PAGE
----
I was sitting in the dimly lit auditorium for the conference in my sparkly shawl with my done up nails tapping away at the bright screen of my phone. I opened up Grindr, a popular LGBT+ dating app, to see if there were any people who had messaged me. My profile had been created accompanied by my chest tattoo as the avatar with “M19Conf” as the username. When the app loaded, sure enough the red notifications down on the bottom of the menu were sitting there calling out for my attention.
I was sitting in Bartle Hall at the Kansas City Convention Center for the M19 conference, a Nazarene missions and evangelism conference. This year some of our denominational leaders were accompanied by speakers like Ed Stetzer and Brian Zahnd. The goal of the conference is to provide an opportunity for pastors and church leaders to receive training, encouragement, and networking. As I sat in the M19 plenary sessions, I learned that the theme of the conference was “The Gospel Unleashed”. The three pillars I noticed being repeated throughout were justice, restoration, and wholeness.
The Nazarene church boasts itself as the largest denomination in the classical Wesleyan-Holiness tradition. We believe in entire sanctification, which is a fancy way of saying that the grace of God, through Jesus, fills us with a self-less love for both God and all of humankind. Our church is made up of almost 2.5 million members in 6 world regions including Africa, Asia-Pacific, Eurasia, Mesoamerica, South America, and USA/Canada. Our mission is to make Christlike disciples in the nations.
About a year ago, I was an active Nazarene seminary student. However, a few days after I had publicly come out, I was approached by the now former administration of the seminary with a request to sit down with them for a meeting. As the meeting started, there was an unbearable awkward silence.Eventually, they told me that my leadership roles were going to be re-evaluated if I were not silent about being a Christian who is openly LGBT+. Apparently, donors were calling the seminary and threatening to withdraw funds from both the Seminary and denominational headquarters.
A few weeks prior to the M19 conference, a few of my Nazarene friends and mentors from out of town called and text me because they knew that I was getting ready to move across country to California. I was only going to be in Kansas City for a couple of more weeks and this was likely the last time they would see me before I moved. They asked me if I was going to go to the conference so we could meet up, to which I replied, “Probably not, but I’d love to get dinner!”
Somehow in the following weeks I found myself at the conference. My friends must have some sort of magical abilities, or they are just really good friends. And though somewhat apprehensive at first, I felt fierce. Here I was, clearly and unapologetically queer among a denomination that remains intentionally or unintentionally ambiguous about their stance on all things queer.
As I sat in the conference alongside my friends, I could feel the stares burning through my back. One of my friends put their hand around my shoulder to communicate solidarity, and then moved their other hand to uncover my done up nails that I had under my shawl. They looked at me, smiled, and said, you are enough, bringing me into the warmest embrace that you can do while sitting down side by side.
As those words settled into my mind during worship, I began to wonder if there were other queer Christians at the conference. I wondered if they had a community of support. I wondered if they had been told they were enough and that they belong. I wondered if any of them were hiding. I wondered if they felt alone. Worship came to a close and the few thousands of us gathered began to find our seats.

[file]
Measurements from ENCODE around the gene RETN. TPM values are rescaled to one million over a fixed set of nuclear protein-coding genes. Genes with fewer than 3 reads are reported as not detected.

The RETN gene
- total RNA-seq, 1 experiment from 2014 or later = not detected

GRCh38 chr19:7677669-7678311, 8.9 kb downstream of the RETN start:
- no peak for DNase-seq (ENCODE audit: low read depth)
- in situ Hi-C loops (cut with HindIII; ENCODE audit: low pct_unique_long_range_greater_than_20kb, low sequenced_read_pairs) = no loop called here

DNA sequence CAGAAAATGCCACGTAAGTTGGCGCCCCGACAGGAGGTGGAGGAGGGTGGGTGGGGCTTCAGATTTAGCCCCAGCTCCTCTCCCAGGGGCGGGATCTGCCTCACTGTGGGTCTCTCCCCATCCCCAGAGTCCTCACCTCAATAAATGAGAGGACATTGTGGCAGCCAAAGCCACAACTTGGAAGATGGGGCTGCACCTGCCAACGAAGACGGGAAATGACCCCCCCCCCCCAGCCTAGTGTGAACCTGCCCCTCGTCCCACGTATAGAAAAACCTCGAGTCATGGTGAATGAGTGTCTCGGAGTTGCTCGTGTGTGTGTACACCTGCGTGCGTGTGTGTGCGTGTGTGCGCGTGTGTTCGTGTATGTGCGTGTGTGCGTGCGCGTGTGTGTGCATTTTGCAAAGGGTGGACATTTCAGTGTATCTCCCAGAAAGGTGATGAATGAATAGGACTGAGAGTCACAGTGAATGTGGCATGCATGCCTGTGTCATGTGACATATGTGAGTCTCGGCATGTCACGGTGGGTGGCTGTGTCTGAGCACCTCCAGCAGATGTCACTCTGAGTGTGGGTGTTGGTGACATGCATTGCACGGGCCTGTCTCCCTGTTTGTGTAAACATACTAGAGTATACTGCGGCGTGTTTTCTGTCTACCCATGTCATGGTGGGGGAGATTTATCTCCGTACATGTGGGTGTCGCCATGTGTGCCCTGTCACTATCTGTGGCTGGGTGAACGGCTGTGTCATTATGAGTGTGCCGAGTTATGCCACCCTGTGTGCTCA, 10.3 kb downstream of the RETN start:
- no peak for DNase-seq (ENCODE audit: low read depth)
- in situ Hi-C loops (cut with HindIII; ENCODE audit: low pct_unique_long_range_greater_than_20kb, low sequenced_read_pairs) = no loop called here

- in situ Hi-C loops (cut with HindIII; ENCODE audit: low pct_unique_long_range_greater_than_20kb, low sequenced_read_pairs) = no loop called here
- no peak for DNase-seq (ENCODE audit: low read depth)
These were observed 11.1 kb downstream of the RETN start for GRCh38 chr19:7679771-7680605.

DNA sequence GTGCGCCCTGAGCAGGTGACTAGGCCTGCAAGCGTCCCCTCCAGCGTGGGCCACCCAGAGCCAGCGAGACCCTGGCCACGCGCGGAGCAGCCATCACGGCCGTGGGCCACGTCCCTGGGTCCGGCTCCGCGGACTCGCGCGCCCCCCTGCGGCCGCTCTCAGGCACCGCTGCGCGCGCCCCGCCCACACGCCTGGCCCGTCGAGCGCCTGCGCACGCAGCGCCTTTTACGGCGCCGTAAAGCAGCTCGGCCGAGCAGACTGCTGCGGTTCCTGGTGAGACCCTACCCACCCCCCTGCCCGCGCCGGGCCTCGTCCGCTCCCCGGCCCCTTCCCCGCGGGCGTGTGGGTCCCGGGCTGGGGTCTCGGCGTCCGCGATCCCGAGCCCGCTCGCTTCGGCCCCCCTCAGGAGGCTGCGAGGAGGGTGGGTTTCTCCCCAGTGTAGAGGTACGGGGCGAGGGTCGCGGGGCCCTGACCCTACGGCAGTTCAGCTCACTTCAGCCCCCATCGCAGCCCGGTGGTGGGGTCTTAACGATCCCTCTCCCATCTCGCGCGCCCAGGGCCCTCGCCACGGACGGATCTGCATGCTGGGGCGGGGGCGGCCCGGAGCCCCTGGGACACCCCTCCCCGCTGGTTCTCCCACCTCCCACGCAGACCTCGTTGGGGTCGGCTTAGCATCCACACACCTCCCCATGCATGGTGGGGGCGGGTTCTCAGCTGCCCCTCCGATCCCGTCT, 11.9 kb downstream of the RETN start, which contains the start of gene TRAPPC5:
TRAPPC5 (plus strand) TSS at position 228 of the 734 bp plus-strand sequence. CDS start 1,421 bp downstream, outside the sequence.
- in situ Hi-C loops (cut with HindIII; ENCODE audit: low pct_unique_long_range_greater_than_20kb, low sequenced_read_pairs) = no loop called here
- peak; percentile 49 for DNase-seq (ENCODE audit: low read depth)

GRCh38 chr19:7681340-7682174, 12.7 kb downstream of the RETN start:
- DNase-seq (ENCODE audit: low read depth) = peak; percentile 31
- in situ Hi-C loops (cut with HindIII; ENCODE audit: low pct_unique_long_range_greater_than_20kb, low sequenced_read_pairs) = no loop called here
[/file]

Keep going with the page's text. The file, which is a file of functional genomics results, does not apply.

What started out as a conversation with friends, turned into a burning curiosity. It would be narcissistic to think that I was the only LGBT+ person at the conference. Besides, I know that I am not the only one in our denomination. Wanting to connect with LGBT+ persons at M19 grew out of the desire of encouraging them to know that they were not alone, and for me to know that as well.
As I tapped the small message box at the bottom of the screen with several red notifications, I was greeted by a handful of conference goers, both my age and older. Some asked me the typical Grindr question of what was I looking for. I was honest with them and said that I wasn’t looking for anything. That I just wanted to know if there were any gays at the conference. Immediately, two individuals blocked me, as I’m sure they were afraid of being ousted.
As I was going to close the app, I received a message just as my home screen appeared. Immediately, I was pulled in with the question are you at the conference too? I’m guessing he was around the same age as me. I told my new Grindr confidant that I was indeed at the conference. I asked what they were doing and they told me that they were walking around outside. I was curious as to why they were walking around instead of being in the session and he said he didn’t want to be because he had a few things on his mind.
The next few moments I received a thread of messages explaining to me that he was struggling to understand his sexuality. He talked about having girlfriends but ultimately being attracted to men. He then asked me if you could really be a gay Christian. I was gitty about this question! I told him that I thought so. Our conversation developed further into church history and theology. We talked about the purity culture and celibacy. I suggested resources like Q Christian Fellowship Conference, Church Clarity, and The Human Rights Campaign and explained how they are working to bridge the gap.